Amazon was one of a handful of major U.S. retailers to join “The Package Coalition,” a lobbying organization dedicated to supporting the United States Postal Service’s delivery services, in early August.
Amazon is no ordinary online retailer, of course. The e-commerce giant is taking steps toward developing its own shipping network, delivering packages with its own vehicles, fulfillment centers and pick-up options.
But Amazon’s participation in the Package Coalition is a testament to the continued critical role the USPS plays in parcel delivery — especially in rural areas that private shippers avoid because such routes are inefficient and expensive to deliver packages to. Someone has to serve those customers with door-to-door delivery, and primarily, that’s USPS.
What is the Package Coalition to Support the U.S. Postal Service?
The Package Coalition aims “to work proactively with policymakers and the public to highlight the importance of the postal package delivery services to American businesses and consumers,” the group said in a press release. In other words, it’s a lobbying group.
But it includes some of the U.S. and world’s largest and most powerful retailers and industry groups: Amazon, Columbia Sportswear, Express Scripts, the National Retail Federation, OSM Worldwide, Pitney Bowes, Publishers Clearing House and QVC.
John McHugh, former Secretary of the U.S. Army and a former Republican member of Congress, is the coalition’s chairman.
While most of these retailers rely on private carriers, including FedEx and the United Parcel Service, for the bulk of their shipments, USPS still fills in some key gaps. USPS is “the only daily delivery service that connects every one of America’s 157 million addresses,” the group said — no matter their proximity to freeways or fulfillment centers.
With e-commerce growing and the demand for same-day delivery and two-day shipping increasing, USPS service is even more important, the group said. “The USPS delivers packages to every home in America, provides seven day a week service, and connects millions of small businesses with customers across the globe — without it, consumers would have fewer shipping options, reduced service in rural areas and prices would drastically increase,” Blair Anderson, director of transportation policy at Amazon, said in a statement.
Why USPS Matters For Last-Mile Package Delivery
McHugh, chair of the coalition, explained:
“The U.S. Postal Service has 157 million delivery points,” McHugh said. “No other organization in America has that kind of reach and penetration. Particularly in rural environments, it’s absolutely essential. In the era of e-commerce, it’s even more crucial. For rural community residents and small businesses, the only way they can afford to get that is through the Postal Service.”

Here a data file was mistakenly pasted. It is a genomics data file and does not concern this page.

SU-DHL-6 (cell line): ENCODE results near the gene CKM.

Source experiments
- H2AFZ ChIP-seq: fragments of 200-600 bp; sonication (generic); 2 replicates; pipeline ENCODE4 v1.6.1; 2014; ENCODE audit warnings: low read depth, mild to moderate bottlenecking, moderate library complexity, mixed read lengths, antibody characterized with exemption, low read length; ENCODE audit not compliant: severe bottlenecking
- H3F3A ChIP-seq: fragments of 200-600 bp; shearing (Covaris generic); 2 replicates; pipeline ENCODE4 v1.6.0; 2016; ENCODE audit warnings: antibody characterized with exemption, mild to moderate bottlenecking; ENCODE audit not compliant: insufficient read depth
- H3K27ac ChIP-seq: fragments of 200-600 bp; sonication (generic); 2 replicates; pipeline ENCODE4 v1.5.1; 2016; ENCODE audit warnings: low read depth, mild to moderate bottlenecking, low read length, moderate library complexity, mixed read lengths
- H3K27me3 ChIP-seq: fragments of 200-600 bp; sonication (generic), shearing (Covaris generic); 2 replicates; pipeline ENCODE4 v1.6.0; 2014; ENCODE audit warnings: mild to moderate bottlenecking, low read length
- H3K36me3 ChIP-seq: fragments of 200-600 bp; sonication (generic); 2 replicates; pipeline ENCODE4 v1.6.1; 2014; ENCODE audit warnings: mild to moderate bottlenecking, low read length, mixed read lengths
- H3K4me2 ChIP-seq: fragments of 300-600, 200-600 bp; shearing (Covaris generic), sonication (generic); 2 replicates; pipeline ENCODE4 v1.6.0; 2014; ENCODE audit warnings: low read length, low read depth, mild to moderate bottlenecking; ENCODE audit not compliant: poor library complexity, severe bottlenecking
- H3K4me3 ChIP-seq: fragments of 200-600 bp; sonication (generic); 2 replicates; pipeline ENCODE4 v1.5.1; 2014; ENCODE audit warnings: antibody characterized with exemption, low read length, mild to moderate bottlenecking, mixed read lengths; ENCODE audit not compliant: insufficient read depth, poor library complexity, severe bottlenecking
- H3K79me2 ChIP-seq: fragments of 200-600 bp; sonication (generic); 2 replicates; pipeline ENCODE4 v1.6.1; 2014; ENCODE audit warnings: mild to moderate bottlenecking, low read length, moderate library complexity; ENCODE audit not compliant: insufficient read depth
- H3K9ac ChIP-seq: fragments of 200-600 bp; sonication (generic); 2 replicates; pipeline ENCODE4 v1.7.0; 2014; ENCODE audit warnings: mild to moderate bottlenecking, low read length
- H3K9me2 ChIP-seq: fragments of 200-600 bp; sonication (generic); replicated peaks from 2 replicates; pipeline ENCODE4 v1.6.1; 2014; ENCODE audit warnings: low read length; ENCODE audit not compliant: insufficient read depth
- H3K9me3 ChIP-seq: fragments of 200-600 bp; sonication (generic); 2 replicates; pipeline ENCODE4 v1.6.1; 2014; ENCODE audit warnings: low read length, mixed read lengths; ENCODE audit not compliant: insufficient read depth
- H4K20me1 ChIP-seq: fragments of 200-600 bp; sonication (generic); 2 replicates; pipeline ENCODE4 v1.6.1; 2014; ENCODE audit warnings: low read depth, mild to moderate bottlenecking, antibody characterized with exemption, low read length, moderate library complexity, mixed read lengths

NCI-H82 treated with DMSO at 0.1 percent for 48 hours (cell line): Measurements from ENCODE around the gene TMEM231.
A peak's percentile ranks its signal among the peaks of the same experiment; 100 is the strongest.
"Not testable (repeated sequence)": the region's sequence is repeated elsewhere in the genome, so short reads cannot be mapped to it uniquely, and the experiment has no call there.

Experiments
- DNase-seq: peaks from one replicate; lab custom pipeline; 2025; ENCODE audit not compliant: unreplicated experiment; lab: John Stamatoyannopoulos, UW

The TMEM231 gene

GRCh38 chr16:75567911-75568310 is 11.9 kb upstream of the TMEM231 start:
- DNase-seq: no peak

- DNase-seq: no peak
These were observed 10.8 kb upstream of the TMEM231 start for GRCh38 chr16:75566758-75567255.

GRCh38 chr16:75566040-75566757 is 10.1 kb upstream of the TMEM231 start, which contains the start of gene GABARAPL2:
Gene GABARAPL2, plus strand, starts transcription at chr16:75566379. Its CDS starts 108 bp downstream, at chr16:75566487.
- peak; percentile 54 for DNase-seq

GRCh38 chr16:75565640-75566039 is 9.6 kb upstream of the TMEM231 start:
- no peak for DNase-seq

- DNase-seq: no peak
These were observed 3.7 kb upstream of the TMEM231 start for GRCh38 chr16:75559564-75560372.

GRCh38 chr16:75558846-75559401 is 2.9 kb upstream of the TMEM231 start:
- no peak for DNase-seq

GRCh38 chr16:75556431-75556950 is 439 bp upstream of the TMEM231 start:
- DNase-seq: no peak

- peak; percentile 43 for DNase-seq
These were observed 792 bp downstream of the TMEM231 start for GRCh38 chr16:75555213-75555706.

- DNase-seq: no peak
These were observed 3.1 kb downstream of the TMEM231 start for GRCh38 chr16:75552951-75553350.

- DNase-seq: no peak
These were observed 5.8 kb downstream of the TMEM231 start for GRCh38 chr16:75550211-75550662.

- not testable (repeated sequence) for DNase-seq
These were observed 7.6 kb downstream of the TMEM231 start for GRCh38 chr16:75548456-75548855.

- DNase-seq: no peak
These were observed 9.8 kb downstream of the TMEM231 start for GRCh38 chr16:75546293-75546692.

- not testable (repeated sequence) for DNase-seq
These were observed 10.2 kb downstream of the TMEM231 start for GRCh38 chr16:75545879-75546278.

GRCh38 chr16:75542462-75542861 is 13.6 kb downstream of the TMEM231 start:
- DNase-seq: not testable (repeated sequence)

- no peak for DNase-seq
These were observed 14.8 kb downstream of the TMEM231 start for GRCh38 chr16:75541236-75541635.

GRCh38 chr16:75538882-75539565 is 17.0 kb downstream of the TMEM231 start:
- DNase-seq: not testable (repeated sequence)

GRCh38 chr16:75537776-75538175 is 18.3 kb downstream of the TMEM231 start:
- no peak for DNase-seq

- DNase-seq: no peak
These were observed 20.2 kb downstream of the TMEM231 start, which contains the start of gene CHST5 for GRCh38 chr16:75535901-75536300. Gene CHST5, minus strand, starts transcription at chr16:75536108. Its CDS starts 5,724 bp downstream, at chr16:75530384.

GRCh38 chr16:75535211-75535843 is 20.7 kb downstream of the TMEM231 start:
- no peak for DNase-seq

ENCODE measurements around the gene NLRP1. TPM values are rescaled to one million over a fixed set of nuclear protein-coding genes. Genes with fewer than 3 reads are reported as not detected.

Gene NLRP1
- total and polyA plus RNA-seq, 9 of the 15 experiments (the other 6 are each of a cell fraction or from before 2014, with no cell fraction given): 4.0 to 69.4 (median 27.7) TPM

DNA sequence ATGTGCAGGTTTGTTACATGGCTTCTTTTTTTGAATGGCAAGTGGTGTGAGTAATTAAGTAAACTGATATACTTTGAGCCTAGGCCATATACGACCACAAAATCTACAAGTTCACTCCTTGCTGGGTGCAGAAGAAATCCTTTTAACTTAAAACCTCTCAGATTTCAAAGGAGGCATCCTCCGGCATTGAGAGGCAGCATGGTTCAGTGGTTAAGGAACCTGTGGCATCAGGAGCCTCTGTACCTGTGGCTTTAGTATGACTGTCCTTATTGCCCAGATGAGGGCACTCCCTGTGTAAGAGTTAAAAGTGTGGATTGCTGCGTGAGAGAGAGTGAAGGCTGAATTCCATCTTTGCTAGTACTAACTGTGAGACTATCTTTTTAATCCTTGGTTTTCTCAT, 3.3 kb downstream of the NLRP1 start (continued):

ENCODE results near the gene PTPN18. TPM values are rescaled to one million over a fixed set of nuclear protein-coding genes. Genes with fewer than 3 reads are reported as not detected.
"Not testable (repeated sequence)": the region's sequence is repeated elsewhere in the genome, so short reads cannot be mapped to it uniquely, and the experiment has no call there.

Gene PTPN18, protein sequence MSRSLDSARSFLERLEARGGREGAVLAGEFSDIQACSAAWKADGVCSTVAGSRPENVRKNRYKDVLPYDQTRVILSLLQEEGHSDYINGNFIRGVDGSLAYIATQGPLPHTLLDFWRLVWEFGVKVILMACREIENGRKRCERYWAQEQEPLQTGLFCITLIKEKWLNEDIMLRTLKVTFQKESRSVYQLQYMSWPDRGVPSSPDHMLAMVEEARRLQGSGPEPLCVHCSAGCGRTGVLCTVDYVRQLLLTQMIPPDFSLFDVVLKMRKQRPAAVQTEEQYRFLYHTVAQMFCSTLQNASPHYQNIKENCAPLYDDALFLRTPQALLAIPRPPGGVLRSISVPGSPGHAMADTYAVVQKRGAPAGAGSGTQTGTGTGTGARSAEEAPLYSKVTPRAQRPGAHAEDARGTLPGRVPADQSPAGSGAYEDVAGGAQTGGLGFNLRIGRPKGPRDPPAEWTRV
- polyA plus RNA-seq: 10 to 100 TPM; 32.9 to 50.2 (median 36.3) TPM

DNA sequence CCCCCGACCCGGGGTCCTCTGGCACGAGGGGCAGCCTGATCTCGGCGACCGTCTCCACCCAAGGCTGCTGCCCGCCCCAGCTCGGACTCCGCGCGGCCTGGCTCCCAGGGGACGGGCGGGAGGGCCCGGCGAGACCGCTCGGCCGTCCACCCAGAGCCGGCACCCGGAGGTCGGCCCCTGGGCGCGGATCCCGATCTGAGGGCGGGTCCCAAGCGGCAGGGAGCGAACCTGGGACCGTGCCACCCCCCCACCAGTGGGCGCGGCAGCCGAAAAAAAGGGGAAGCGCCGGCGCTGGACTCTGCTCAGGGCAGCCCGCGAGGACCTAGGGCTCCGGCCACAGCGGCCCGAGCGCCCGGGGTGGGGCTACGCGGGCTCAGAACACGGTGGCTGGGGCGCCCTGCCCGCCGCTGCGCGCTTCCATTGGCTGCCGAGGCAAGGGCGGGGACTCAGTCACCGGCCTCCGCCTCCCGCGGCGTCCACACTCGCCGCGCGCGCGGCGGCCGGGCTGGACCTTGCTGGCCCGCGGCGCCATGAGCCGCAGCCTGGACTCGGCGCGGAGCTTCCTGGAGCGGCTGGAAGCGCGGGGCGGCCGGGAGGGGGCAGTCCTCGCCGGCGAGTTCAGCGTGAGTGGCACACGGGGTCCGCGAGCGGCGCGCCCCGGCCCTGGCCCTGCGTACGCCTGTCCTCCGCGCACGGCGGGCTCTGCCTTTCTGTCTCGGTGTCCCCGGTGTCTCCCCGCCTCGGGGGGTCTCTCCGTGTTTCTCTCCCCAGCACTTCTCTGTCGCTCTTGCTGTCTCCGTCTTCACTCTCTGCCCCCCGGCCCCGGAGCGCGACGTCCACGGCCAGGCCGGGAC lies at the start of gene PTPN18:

McHugh said that of the U.S.’s 42,000 ZIP codes, more than half — 24,000 — are assigned to rural areas, where USPS or the Post Office provides these critical services.
USPS offers large retailers like Amazon bulk rates, but its rates are still consistent across the board — the agency does not negotiate contracts with each shipper. At the same time, USPS loses money on many of those rural deliveries for which retailers rely on it.
In theory, retailers’ shipments would cover USPS costs and overhead, McHugh said. But that isn’t always the case, especially when a large online retailer, like Amazon turns, to USPS primarily for expensive deliveries.
Simply put, USPS loses money. And that’s what put the agency in President Donald Trump’s crosshairs.
Trump has often attacked Amazon on Twitter. He’s called USPS Amazon’s “delivery boy” and suggested (without evidence) that the bulk rates Amazon and other package shippers pay have led to USPS’s tremendous loss.
Trump’s suggestion that Amazon is undermining USPS as a “delivery boy” have raised concerns about potential parcel rate hikes and reduced postal service. The creation of the Package Coalition comes just weeks before an expected report from a task force Trump created in April. The task force was meant to study possible reforms for the money-losing agency.
USPS’s rural deliveries do eat into its bottom line, and many retail giants use USPS for exactly those services. So Trump’s assessment isn’t wrong. But changes to USPS pricing could make rural deliveries more expensive for everyone — and those costs would likely be passed on to consumers.
Amazon Moving Into The Shipping Industry By Delivering Packages
At the same time, there are ongoing rumors that Amazon will eventually seek to deliver all of its own sales — and maybe some from third parties, too. But Amazon’s membership in the Package Coalition demonstrates how important USPS remains to its fulfillment services.
“This will be slow at first but will accelerate as Amazon rolls out more of its own delivery services,” GlobalData Retail Managing Director Neil Saunders said in comments emailed to Retail Dive earlier this year. “This leaves delivery firms with the unattractive prospect of losing share in their most lucrative and profitable markets, while at the same time having to offer a national service with all the expense of delivering to rural locations.”
Last-mile delivery service is a challenge for all retailers, even those as big as Amazon. And while Amazon has already innovated in the parcel delivery space — take Hub by Amazon and Prime Air, for example — those innovations are focused in dense urban environments, not sparse rural ones.
For now, Amazon’s solution to deliver packages to rural customers is the same as everyone else’s: The United States Postal Service.
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